And finally, I had been wanting to check out the stretch of the South Saluda in the rock vane section along Highway 11/276. That turned out pretty nice, actually. Rhee and I packed the van for an overnight stay up on the Whitewater river (more on that later). But we stopped and I suited up to check things out. On my 3rd or 4th cast, I was very pleasantly surprised with a very nice brown, maybe 12 or 13 inches, but nicely colored and quite spunky. Took my little partridge nymph, restoring my faith in that little concoction. This was followed by 4 rainbow cousins, though not nearly in the same size class, so the brownie must be the master of that stretch. All were picked up within about 100 feet of that section. I spend roughly 30 minutes in that little adventure, but it was pretty satisfying. I believe there is some more exploring to be done there. Added bonus: you can practically step out of the car and be wading. Works for me… . Oh, yeah, they are still there unless some bait fisherman manages to snatch them up.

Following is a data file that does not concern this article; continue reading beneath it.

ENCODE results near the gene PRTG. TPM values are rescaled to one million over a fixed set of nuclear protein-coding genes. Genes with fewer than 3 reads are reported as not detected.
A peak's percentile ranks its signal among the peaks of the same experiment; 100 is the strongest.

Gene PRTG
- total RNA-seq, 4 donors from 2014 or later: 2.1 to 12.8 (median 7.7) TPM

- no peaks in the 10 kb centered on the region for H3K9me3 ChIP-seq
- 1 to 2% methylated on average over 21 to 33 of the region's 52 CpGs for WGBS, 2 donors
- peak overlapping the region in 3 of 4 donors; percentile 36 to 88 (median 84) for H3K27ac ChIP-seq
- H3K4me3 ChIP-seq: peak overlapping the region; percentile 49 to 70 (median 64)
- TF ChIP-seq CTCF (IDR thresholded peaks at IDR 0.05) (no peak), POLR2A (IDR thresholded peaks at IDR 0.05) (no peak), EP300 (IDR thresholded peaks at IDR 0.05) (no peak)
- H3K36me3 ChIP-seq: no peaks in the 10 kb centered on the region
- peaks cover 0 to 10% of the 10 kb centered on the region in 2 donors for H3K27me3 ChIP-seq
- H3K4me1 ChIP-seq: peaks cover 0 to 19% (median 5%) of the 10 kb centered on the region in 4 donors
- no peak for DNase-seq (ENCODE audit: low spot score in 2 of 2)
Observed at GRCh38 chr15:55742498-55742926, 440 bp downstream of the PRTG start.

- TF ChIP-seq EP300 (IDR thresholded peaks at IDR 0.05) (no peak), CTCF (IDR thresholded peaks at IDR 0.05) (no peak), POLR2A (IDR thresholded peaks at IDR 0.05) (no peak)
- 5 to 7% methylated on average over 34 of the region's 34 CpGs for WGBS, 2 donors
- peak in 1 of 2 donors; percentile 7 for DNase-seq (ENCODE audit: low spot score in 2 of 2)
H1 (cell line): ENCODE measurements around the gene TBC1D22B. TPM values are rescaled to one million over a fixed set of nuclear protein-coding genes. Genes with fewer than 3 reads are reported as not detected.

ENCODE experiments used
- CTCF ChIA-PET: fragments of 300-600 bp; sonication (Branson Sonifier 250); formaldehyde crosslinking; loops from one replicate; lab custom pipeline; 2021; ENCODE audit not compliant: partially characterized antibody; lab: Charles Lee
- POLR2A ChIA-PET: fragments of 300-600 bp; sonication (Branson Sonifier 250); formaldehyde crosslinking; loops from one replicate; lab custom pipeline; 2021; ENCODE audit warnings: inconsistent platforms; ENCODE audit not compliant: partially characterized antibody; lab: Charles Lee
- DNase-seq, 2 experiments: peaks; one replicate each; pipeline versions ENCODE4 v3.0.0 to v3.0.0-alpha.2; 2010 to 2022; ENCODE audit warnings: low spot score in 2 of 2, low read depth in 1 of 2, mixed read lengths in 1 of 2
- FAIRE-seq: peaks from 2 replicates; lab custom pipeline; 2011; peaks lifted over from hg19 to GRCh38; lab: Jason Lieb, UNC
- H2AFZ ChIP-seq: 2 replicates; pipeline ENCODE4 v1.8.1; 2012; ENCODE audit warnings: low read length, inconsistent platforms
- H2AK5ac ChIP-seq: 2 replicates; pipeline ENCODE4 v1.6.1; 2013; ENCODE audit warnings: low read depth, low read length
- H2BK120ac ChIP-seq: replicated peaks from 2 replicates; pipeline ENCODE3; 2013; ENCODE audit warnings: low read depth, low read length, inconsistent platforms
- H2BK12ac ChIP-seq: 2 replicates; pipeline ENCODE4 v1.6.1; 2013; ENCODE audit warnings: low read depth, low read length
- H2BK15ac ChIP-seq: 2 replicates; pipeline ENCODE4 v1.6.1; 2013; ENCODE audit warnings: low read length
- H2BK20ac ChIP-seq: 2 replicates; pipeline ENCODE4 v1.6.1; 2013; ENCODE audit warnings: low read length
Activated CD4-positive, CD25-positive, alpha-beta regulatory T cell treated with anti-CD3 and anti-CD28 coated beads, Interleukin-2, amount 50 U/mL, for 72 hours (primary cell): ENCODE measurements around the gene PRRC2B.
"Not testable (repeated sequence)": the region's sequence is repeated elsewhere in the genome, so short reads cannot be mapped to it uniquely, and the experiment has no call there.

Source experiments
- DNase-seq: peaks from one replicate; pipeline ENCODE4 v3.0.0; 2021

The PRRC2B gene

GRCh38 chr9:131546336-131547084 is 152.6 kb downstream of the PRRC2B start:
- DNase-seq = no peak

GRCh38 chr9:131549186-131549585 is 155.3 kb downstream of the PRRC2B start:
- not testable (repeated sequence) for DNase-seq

As for the overnight sleep-over, well, that got cut short. The air mattress mysteriously leaked and left me trying to unsuccessfully find a way to get comfortable. Rhee managed to find a way to sit up and actually managed to grab a few winks before, out of frustration, I decided to pack it up and head back home. Found out later that a certain little cat living in our home had placed multiple claw holes. I am still trying to seal all the leaks… .
Two Saturdays ago, we decided to try our luck at the Walhalla Fish Hatchery. No, not the hatchery itself, that’s a big no-no and you’ll get busted in a heartbeat. The East Fork of the Chattooga had received a write-up in my recent TU calendar and I thought it would be fun to take my little Redington 6’6″ and see how the stockers liked it. Had to share the spillway pool with a couple of bait fishermen, but I got below them into the tail of the pool and just began trying flies at random. So, the upshot of that was connecting with 3 trout before I got bored with it. Plus my foot was hurting – that’s why I really didn’t want to do any more than was necessary.